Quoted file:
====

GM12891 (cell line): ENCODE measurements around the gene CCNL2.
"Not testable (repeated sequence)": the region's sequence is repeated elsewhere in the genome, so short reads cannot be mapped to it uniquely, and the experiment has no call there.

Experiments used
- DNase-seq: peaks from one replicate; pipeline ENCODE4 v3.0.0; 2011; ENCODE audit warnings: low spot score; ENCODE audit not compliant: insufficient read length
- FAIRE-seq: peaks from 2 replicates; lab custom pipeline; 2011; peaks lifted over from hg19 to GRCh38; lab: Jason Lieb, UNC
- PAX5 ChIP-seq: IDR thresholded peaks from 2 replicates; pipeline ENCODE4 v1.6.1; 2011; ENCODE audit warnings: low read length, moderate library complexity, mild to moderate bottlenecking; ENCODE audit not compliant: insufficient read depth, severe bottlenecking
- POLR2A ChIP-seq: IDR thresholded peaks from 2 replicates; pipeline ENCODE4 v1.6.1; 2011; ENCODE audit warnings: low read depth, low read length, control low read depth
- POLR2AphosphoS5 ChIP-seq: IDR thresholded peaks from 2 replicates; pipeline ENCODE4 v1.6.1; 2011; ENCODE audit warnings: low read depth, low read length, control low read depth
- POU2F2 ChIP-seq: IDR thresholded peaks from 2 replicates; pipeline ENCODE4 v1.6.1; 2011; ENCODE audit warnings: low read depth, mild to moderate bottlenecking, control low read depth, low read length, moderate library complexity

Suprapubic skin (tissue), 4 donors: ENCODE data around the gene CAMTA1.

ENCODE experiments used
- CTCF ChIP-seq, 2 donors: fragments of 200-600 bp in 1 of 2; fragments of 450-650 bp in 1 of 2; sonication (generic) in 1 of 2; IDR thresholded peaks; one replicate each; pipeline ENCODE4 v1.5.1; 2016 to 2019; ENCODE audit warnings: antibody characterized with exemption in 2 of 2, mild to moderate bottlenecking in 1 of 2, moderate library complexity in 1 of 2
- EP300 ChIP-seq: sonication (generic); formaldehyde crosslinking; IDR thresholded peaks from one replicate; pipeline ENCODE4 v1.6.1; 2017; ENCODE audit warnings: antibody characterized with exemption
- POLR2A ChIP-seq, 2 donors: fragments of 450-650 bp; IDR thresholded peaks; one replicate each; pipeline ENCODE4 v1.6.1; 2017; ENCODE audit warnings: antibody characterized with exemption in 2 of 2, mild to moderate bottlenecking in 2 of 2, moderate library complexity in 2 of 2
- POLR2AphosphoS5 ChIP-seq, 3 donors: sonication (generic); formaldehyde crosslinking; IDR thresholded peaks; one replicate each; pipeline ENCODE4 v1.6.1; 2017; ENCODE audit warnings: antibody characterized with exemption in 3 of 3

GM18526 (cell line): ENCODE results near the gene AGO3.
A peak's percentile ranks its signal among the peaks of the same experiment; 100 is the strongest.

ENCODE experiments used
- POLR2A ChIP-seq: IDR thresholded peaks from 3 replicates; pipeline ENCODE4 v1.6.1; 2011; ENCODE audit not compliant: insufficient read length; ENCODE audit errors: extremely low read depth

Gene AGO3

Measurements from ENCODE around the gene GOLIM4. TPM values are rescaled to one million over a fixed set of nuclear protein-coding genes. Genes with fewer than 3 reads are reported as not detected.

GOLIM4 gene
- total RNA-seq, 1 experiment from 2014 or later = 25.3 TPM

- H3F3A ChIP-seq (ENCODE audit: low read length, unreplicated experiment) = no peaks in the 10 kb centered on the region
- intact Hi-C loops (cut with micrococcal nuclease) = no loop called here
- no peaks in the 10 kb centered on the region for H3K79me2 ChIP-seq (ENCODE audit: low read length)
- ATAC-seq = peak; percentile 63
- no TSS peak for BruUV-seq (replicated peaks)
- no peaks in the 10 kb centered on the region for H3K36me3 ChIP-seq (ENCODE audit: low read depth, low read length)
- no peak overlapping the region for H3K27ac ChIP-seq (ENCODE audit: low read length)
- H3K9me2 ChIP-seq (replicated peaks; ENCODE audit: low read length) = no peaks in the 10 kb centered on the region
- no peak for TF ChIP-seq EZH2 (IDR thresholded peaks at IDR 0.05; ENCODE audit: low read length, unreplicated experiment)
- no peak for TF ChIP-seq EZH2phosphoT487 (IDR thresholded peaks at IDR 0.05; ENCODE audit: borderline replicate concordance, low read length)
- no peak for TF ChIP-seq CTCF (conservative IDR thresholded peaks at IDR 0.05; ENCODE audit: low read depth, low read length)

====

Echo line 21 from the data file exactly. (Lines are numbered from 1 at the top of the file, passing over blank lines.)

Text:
Measurements from ENCODE around the gene GOLIM4. TPM values are rescaled to one million over a fixed set of nuclear protein-coding genes. Genes with fewer than 3 reads are reported as not detected.